How Is Event-Based Architecture Used in Retail Commerce?
Event-driven architecture (EDA) is a popular architecture for building fast, highly scalable applications. It’s comprised of decoupled, single-purpose components that asynchronously receive and process events. Events are any actions that occur inside or outside of a business. Events can occur when a customer makes a purchase, there’s an inventory update, an attempted security breach occurs, or there’s a state change in an application. Events are often time-sensitive or mission-critical, and businesses need a means of capturing and reacting to these events. Events trigger reactions that are recorded, processed, and responded to by the preset logic of IT systems.
Understanding Event-Driven Architecture
Event-driven architecture is a design practice that records, transmits, and processes events via a decoupled architecture, meaning systems don’t need to know each other to share data and accomplish tasks. Decoupling is key to EDA and offers several advantages for sharing data. When systems are decoupled, an event producer sends an event notification without the need to know what happens next, leaving the action up to the event router or broker. Event consumers then receive the event to process without requesting it. Each service that consumes the event works independently, which means events are processed asynchronously. The flow of event data between the event producers, brokers, and event consumers is called an event channel.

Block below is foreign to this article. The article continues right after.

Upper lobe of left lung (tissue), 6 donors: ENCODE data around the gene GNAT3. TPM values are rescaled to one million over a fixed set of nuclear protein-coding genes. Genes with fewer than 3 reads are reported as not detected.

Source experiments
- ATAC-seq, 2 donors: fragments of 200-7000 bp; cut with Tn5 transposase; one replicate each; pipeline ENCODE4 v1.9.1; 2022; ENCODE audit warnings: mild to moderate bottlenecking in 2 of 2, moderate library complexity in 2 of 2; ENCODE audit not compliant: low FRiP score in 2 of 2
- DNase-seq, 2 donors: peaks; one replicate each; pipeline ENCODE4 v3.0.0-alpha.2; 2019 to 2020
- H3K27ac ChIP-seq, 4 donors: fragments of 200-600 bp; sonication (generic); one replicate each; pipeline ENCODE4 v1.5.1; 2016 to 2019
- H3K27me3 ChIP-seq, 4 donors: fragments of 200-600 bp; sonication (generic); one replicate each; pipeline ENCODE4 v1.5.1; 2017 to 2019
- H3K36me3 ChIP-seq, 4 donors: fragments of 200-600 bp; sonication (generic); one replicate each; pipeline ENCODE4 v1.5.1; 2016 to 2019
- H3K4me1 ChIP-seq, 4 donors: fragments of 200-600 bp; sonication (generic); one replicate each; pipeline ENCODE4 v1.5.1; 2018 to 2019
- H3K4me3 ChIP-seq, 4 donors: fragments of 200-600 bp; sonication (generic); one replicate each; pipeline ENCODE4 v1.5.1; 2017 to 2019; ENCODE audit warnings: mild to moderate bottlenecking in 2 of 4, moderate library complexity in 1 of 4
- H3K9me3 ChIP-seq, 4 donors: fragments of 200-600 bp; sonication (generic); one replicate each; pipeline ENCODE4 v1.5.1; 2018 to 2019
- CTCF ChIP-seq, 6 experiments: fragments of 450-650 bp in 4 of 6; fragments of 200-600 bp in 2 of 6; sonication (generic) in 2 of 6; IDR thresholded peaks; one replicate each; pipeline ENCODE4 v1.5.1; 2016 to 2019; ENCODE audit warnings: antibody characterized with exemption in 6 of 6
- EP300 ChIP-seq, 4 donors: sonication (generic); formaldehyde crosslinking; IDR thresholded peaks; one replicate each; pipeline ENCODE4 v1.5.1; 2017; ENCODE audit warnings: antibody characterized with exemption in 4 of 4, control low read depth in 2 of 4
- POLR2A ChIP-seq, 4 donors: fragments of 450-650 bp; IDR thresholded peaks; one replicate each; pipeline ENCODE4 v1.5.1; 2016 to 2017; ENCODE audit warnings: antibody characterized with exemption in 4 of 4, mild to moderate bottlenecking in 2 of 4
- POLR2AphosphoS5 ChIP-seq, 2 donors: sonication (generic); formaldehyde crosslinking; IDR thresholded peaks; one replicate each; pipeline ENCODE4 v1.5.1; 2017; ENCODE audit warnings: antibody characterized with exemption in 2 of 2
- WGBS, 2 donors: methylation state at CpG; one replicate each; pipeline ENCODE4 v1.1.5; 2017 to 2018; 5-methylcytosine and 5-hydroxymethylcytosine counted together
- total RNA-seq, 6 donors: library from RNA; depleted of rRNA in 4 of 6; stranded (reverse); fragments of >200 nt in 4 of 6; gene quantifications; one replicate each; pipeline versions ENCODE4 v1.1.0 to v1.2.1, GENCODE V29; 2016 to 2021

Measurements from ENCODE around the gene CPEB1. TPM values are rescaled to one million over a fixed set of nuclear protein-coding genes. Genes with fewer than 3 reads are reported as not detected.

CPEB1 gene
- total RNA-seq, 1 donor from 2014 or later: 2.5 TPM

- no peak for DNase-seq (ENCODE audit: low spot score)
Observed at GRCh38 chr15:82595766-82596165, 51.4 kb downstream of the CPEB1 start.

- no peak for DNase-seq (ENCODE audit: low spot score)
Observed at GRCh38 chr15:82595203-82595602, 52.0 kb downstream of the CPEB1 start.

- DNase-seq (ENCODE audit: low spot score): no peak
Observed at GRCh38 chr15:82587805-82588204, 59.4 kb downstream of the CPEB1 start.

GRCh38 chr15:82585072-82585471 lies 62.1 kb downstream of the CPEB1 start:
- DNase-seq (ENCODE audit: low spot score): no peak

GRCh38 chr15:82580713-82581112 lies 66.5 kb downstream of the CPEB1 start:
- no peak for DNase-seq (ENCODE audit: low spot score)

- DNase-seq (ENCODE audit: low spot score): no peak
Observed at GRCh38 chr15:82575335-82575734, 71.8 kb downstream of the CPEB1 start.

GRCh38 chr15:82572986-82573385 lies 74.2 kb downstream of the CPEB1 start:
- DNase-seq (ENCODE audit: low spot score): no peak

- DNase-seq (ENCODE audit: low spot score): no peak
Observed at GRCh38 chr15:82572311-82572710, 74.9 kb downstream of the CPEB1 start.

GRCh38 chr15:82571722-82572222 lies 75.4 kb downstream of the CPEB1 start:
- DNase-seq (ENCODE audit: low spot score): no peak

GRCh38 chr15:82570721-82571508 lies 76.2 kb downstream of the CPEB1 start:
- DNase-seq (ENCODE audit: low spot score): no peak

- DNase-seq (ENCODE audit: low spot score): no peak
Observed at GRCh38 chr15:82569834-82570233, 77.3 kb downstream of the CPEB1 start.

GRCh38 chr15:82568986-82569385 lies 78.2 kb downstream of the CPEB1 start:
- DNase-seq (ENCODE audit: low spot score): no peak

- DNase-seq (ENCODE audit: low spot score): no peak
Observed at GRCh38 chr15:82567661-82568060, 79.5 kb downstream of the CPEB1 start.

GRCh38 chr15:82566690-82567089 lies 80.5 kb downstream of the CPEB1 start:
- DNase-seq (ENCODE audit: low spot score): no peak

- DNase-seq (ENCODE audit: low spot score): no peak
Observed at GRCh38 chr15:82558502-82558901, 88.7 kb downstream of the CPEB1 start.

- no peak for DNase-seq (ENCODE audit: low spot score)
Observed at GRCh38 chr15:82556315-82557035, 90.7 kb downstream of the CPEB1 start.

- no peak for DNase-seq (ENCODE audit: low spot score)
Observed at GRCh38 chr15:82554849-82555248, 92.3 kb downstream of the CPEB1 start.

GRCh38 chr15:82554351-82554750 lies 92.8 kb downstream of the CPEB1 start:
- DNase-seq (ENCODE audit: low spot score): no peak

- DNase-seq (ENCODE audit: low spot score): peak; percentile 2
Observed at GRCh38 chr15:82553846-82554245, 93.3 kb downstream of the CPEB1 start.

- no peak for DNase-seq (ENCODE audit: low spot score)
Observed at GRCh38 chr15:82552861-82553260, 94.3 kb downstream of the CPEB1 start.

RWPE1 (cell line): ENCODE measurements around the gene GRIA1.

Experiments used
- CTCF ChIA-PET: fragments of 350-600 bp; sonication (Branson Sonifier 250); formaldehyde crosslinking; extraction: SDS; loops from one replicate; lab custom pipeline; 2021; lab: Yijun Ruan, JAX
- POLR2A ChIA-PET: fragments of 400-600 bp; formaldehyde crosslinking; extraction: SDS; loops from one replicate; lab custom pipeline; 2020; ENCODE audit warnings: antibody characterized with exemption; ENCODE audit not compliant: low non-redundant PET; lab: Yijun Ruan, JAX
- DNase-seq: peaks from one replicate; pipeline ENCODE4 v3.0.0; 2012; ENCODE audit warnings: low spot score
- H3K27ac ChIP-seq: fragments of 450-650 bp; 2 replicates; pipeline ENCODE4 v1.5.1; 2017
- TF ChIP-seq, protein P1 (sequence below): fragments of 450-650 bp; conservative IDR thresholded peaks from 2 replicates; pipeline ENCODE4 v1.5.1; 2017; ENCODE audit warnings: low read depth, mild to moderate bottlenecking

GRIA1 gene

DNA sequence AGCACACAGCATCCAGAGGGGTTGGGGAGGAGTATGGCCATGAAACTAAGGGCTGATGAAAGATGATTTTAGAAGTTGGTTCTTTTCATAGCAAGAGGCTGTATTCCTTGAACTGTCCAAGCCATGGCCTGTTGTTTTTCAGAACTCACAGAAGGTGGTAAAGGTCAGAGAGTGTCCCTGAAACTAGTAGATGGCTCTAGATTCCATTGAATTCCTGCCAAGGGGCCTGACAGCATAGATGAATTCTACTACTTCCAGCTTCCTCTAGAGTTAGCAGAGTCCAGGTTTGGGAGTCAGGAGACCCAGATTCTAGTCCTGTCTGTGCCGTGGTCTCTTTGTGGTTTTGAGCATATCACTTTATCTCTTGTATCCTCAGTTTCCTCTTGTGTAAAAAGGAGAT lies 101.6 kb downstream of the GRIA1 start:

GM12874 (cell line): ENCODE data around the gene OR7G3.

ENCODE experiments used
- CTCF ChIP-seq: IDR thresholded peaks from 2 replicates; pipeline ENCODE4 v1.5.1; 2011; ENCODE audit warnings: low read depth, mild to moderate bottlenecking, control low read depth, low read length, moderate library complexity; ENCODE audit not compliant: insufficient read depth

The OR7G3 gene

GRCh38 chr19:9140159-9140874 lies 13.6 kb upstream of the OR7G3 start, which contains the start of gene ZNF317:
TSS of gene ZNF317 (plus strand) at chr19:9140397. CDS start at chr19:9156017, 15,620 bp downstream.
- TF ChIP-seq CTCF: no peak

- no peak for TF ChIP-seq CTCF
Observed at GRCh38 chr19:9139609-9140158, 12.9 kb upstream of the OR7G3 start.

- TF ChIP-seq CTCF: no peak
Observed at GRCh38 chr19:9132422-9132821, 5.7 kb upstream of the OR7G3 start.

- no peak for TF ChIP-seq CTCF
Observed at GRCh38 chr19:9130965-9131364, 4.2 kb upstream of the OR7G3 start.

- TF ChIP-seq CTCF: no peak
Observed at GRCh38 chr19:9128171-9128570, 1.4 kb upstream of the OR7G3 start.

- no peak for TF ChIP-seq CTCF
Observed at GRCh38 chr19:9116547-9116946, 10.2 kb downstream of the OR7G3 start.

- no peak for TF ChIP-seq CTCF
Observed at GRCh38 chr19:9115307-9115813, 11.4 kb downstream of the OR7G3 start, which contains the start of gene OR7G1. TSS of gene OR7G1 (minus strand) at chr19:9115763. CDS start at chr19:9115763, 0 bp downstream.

Event based architecture replaces the traditional request-response architecture that requires services to wait for a response before moving to the next task. The flow of event-based architecture is run by events and can respond to or carry out actions in response to events. This type of architecture uses a log analogy of tracking events, meaning business users can look back and replay the log to determine something that happened in the past.
Events are actions, and EDA is how a business defines the reaction to the event. This architecture pattern is especially useful for e-commerce businesses. When a customer submits payment information, this is a critical action. The user interface (UI) generates a new event with payment information, and the event broker knows to route the notification to the payment system based on metadata. When the event notification is received by the payment system, it processes the event and generates a new event indicating the success or failure of the payment processing. The event broker then pushes back to the UI to update the customer about the payment status and prompts the customer for the next steps.
This type of event processing helps create a streamlined and efficient customer experience when placing a new order online. For example, when customers go to shop necklaces from Kendra Scott, they’ll discover a beautiful digital collection of statement accessories, fine jewelry, and special occasion pieces that add an air of elegance to any look. The site’s collection of necklaces includes white gold, yellow gold, sterling silver, colorful gemstones, pendants, and more. Customers can also explore a sparkling collection of rings, earrings, and bracelets that accent any personal style. When a customer purchases an item, it is considered an event.
EDA Use Cases
There are several common use cases for leveraging EDA. Data replication means that one event can be shared among multiple services that need to copy data into their databases. Parallel processing can be triggered by one event to execute asynchronously of each other. Real-time monitoring allows businesses to scan for event anomalies and suspicious activities. Events can be persisted and propagated no matter what code the services are written in. EDA eliminates redundancy and allows events to persist in the broker until the service can consume the event. Lastly, EDA is typically paired with microservices to share information between decoupled systems at scale.
These are just some of the many benefits of using an event-driven architecture in retail commerce.